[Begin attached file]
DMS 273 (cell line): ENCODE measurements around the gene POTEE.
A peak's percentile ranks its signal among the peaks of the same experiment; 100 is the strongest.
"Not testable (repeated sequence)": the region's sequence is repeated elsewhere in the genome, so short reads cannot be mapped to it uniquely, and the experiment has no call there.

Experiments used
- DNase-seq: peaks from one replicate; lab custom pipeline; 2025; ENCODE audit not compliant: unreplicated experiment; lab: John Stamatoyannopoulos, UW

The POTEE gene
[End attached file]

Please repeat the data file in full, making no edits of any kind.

DMS 273 (cell line): ENCODE measurements around the gene POTEE.
A peak's percentile ranks its signal among the peaks of the same experiment; 100 is the strongest.
"Not testable (repeated sequence)": the region's sequence is repeated elsewhere in the genome, so short reads cannot be mapped to it uniquely, and the experiment has no call there.

Experiments used
- DNase-seq: peaks from one replicate; lab custom pipeline; 2025; ENCODE audit not compliant: unreplicated experiment; lab: John Stamatoyannopoulos, UW

The POTEE gene